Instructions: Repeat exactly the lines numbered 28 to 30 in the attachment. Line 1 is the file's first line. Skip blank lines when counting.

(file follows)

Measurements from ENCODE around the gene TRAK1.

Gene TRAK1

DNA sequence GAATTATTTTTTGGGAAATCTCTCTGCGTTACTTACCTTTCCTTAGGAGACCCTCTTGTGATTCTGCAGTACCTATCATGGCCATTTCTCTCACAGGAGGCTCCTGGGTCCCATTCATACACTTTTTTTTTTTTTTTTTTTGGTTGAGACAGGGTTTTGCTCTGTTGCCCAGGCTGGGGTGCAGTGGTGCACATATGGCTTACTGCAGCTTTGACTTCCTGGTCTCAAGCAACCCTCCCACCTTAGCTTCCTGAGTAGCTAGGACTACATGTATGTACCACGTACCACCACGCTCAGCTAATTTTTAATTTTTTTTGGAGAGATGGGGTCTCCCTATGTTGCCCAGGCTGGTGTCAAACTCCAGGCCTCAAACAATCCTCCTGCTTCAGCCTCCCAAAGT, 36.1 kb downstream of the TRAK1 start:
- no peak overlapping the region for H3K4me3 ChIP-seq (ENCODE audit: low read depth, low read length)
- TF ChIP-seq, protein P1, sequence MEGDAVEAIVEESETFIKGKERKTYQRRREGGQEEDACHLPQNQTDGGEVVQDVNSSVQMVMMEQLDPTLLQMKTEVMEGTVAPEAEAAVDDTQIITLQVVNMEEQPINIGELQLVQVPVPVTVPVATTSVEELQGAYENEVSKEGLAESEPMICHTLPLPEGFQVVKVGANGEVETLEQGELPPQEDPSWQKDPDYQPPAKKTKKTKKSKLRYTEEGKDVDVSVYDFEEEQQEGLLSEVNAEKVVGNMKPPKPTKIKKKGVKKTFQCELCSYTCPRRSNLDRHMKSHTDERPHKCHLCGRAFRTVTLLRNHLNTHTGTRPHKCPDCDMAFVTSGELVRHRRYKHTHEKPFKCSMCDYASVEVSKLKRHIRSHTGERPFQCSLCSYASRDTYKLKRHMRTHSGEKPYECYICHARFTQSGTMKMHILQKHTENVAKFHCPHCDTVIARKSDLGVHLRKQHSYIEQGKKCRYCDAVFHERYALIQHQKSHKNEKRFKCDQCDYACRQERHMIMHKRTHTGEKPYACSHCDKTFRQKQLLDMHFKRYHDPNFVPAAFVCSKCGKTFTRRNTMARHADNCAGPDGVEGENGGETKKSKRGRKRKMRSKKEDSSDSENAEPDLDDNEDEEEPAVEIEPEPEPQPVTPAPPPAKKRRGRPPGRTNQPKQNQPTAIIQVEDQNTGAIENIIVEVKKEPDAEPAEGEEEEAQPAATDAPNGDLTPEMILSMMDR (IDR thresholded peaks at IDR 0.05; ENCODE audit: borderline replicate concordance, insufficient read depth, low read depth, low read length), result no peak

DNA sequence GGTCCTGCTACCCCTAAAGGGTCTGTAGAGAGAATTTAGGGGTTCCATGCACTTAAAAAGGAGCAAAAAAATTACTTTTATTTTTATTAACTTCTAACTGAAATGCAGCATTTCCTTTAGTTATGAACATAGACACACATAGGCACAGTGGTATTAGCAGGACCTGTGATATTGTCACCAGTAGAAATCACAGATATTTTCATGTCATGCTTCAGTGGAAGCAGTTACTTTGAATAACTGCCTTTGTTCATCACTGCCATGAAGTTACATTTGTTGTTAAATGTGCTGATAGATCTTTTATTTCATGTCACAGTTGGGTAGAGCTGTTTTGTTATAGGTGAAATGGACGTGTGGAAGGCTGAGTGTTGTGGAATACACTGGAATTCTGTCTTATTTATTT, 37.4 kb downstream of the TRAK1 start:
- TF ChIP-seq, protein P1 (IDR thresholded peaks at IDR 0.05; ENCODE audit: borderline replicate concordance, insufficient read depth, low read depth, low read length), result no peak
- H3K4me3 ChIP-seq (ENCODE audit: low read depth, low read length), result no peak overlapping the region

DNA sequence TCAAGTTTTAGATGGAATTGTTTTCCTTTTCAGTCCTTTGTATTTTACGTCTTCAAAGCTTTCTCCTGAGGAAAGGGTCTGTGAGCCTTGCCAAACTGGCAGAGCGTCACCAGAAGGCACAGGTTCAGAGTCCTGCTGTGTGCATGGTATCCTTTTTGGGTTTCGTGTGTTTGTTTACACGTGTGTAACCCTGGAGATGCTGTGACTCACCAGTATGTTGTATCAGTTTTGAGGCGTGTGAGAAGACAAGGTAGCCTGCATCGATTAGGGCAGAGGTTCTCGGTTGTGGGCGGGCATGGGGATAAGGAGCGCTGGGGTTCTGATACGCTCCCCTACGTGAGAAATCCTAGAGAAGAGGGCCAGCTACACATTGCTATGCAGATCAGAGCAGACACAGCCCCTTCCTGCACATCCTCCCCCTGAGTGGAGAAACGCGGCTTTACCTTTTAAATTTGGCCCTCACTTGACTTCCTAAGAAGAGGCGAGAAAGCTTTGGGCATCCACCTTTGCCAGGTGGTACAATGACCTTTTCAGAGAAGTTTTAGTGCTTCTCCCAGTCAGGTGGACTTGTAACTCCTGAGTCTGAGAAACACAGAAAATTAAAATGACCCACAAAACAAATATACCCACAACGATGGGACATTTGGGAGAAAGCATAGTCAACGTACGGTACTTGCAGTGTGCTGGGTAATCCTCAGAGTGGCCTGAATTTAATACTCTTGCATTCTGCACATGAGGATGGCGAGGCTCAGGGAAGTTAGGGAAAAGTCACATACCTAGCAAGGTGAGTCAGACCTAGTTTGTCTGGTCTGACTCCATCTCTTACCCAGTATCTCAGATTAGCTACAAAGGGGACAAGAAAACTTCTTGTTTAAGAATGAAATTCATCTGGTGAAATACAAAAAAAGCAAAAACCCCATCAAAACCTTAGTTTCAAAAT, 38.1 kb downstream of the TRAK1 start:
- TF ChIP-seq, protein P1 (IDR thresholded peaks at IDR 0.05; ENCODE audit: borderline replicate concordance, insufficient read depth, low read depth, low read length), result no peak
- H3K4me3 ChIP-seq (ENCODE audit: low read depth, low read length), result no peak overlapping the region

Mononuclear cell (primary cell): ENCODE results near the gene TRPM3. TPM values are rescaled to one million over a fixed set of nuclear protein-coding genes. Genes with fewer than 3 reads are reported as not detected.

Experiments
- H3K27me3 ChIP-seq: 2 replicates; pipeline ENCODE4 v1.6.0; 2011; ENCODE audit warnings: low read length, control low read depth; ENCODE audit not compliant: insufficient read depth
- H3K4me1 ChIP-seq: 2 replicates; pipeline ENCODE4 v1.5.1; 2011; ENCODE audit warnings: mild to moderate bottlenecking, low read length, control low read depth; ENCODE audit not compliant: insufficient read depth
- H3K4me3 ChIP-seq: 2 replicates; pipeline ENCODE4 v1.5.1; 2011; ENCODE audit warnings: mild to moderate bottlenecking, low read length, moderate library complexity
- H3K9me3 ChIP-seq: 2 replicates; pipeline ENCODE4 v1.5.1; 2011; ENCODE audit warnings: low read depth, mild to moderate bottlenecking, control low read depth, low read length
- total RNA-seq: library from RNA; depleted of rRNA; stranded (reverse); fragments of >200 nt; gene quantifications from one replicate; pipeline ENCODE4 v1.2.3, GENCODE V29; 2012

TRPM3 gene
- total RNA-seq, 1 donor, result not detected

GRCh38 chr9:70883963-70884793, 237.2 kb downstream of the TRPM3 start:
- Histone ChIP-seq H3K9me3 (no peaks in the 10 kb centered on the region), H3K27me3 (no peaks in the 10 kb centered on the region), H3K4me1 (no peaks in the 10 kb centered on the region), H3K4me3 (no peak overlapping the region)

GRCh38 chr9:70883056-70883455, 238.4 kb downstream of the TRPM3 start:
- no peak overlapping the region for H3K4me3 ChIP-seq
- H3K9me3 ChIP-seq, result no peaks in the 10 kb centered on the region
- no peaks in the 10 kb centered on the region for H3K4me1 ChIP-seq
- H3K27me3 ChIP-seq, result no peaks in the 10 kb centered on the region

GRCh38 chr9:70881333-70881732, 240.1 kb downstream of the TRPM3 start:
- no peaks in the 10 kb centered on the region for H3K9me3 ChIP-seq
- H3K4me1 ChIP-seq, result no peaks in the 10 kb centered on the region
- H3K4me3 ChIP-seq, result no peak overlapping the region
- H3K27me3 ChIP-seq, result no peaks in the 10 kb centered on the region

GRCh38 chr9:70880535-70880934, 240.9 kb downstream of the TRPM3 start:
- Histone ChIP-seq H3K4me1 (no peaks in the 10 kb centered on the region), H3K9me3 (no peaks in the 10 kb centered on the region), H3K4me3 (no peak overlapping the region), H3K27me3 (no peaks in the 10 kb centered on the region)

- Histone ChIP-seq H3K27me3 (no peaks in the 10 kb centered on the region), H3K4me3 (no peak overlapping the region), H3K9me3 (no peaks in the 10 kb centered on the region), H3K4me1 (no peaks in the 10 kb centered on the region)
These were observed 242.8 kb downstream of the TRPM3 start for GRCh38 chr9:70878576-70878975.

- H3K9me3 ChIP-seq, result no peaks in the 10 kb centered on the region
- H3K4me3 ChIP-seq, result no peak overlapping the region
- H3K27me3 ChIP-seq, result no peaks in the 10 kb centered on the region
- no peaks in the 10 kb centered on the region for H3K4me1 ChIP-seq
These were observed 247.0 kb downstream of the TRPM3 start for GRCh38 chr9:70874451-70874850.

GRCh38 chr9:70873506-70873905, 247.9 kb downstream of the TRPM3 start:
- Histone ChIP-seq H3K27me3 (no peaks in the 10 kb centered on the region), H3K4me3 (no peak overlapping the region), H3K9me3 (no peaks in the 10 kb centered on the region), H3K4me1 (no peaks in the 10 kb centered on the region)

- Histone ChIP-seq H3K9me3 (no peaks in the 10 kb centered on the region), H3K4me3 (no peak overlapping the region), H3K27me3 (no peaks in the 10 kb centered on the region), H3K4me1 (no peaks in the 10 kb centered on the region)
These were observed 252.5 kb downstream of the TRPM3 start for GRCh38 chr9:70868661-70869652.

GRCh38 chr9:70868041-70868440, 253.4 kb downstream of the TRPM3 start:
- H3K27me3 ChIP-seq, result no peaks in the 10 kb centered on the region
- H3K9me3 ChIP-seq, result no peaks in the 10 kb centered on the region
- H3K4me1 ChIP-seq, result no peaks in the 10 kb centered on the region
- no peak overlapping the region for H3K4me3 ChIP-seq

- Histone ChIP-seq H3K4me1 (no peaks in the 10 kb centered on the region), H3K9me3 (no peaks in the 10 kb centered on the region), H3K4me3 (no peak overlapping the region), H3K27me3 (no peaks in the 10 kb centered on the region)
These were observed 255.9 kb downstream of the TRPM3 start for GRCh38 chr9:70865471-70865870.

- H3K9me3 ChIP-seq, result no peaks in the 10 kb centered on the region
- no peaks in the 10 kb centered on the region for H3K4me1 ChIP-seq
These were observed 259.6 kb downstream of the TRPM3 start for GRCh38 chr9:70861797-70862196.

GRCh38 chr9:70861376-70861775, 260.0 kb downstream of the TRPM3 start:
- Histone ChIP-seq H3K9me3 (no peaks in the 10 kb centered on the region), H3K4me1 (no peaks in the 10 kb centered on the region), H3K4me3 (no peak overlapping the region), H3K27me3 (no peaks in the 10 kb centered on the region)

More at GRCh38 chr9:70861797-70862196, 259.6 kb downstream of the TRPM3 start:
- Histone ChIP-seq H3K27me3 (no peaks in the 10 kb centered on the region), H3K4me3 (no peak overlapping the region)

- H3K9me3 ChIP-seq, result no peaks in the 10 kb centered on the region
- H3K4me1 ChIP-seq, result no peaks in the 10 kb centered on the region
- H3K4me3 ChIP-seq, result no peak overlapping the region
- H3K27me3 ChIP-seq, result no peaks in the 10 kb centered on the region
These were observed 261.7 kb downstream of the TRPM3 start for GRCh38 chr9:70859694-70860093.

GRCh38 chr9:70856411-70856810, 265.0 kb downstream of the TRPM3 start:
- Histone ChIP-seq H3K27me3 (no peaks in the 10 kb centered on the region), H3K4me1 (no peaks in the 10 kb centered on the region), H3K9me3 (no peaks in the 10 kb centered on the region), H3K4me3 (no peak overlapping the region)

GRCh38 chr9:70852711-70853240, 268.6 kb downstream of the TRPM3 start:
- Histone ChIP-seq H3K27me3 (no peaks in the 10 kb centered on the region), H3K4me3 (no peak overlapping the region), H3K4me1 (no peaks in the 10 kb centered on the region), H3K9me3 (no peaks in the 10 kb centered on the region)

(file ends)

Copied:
GRCh38 chr9:70881333-70881732, 240.1 kb downstream of the TRPM3 start:
- no peaks in the 10 kb centered on the region for H3K9me3 ChIP-seq
- H3K4me1 ChIP-seq, result no peaks in the 10 kb centered on the region